Origin of physiognomy
OTHER WORDS FROM physiognomyphys·i·og·nom·ic [fiz-ee-og-nom-ik, ‐ee-uh-nom‐], /ˌfɪz i ɒgˈnɒm ɪk, ‐i əˈnɒm‐/, phys·i·og·nom·i·cal, phys·i·og·no·mon·ic [fiz-ee-og-nuh-mon-ik, ‐on-uh‐], /ˌfɪz iˌɒg nəˈmɒn ɪk, ‐ˌɒn ə‐/, phys·i·og·no·mon·i·cal, adjectivephys·i·og·nom·i·cal·ly, phys·i·og·no·mon·i·cal·ly, adverbphys·i·og·no·mist, noun
How to use physiognomy in a sentence
The amount of study given to the hand renders it probable that palmistry may have considerable value as a physiognomic science.
Marie learned while very young to reproduce with marvelous skill what were called the attitudes and the physiognomic changes.Delsarte System of Oratory|Various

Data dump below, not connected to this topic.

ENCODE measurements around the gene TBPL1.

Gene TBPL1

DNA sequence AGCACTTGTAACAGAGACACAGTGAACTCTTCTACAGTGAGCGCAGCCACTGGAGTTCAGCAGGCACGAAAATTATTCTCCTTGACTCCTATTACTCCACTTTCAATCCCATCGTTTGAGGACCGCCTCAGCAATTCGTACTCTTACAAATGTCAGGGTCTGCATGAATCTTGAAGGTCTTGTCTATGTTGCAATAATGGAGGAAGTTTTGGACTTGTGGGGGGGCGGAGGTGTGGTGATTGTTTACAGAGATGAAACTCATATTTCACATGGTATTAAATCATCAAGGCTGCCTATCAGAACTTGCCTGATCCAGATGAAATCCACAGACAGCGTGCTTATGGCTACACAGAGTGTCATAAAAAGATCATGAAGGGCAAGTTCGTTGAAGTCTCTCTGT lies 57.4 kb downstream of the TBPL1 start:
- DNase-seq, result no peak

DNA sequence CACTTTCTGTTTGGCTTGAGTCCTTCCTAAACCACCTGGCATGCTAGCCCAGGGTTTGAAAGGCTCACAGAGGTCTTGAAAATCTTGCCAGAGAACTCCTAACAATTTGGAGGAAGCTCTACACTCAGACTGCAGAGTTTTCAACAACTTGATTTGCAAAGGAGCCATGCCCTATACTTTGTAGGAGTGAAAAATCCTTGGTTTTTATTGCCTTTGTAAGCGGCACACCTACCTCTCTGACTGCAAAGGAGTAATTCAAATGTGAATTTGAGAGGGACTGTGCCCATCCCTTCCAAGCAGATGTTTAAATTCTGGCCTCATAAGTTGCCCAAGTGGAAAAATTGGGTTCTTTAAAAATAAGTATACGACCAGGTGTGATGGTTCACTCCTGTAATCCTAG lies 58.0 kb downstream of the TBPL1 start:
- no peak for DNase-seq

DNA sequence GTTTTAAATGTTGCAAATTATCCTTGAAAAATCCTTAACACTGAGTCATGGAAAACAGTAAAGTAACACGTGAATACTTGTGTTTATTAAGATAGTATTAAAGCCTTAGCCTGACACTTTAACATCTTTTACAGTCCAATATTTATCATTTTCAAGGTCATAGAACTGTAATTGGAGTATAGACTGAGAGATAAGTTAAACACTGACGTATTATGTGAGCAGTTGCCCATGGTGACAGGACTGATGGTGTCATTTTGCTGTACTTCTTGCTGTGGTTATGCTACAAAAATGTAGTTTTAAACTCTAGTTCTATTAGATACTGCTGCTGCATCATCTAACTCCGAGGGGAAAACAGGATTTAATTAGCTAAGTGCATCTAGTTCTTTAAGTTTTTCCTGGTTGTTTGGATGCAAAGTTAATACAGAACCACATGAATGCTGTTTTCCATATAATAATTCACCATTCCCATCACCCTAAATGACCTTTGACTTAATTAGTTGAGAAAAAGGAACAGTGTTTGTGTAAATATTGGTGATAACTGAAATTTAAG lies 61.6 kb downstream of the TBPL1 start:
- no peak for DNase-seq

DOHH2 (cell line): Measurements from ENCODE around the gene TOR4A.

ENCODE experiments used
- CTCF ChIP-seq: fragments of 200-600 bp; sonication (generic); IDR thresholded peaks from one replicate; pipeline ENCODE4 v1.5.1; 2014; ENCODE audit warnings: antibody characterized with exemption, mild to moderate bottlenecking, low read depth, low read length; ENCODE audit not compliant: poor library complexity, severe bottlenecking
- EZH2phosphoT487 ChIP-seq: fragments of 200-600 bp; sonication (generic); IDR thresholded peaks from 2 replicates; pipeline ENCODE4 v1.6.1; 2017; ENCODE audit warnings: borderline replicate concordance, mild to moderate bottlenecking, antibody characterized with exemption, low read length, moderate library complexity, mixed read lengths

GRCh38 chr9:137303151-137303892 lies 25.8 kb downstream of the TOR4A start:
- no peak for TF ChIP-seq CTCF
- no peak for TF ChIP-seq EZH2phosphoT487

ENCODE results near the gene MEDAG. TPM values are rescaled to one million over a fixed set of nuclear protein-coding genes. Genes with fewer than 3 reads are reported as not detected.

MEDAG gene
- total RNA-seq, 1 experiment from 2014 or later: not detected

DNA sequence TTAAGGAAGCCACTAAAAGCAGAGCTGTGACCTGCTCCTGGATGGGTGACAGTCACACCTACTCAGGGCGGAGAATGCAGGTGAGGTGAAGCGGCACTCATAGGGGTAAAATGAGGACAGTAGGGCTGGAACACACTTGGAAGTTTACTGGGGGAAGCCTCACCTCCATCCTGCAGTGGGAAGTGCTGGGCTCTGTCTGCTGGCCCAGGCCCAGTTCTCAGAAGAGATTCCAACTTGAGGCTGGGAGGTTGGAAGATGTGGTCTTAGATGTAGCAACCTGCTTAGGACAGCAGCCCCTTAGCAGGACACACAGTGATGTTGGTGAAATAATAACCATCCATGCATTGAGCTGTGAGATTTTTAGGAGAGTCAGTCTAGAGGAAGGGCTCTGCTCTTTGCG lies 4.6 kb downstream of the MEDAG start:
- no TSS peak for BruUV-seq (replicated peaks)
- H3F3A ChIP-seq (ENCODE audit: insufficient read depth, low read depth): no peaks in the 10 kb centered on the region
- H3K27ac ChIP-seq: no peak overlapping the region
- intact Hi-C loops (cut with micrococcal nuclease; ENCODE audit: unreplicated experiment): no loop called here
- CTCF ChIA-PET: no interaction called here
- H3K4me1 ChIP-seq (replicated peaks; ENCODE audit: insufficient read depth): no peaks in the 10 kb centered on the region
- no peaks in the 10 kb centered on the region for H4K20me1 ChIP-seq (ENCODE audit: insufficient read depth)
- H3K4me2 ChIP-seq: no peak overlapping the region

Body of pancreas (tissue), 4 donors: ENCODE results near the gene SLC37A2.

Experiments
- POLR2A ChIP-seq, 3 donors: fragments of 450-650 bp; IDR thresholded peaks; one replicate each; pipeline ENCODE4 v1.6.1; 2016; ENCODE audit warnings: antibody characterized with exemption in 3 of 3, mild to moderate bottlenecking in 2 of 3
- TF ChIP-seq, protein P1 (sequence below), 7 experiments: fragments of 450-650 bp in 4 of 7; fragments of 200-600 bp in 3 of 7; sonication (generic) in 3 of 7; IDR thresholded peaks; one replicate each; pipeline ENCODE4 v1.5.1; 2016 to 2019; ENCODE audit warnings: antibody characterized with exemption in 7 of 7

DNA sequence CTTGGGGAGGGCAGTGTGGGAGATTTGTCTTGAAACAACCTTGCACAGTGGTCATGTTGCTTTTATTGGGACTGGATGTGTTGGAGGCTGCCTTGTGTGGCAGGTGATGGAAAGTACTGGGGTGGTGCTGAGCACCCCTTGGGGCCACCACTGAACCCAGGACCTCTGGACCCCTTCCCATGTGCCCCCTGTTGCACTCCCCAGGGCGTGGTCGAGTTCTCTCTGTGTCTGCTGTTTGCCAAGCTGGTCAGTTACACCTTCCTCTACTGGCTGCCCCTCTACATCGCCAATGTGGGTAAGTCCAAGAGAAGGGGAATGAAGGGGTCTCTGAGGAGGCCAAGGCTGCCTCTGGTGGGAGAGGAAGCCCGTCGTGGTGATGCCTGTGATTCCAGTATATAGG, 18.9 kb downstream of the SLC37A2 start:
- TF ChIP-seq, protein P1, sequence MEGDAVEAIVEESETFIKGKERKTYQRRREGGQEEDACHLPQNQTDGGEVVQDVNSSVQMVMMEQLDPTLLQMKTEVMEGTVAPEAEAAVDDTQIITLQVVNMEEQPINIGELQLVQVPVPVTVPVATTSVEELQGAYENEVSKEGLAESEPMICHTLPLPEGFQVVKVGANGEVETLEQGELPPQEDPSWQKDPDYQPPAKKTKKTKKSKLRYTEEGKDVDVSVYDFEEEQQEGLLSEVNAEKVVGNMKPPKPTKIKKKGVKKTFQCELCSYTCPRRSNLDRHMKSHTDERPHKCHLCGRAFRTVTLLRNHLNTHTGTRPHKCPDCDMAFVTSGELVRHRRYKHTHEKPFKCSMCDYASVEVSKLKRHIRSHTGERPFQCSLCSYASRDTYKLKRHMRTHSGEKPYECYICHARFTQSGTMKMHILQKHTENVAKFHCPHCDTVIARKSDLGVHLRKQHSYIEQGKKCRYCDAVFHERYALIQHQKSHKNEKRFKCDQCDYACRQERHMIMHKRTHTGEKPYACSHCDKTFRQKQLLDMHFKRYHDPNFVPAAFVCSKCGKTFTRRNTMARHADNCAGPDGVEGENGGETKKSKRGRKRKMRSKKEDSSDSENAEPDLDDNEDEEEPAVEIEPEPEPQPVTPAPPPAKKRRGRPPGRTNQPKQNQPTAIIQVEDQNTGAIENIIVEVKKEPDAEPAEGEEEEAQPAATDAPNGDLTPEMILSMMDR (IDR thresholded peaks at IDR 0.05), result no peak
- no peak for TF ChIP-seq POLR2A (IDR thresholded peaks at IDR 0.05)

Was I not very possibly myself, on this ground of physiognomic congruity, more physiognomic than anyone else?The Sacred Fount|Henry James
Act, and manner of doing the act, are creditably of a piece with Friedrich Wilhelm; physiognomic of the rugged veracious man.History Of Friedrich II. of Prussia, Volume IV. (of XXI.)|Thomas Carlyle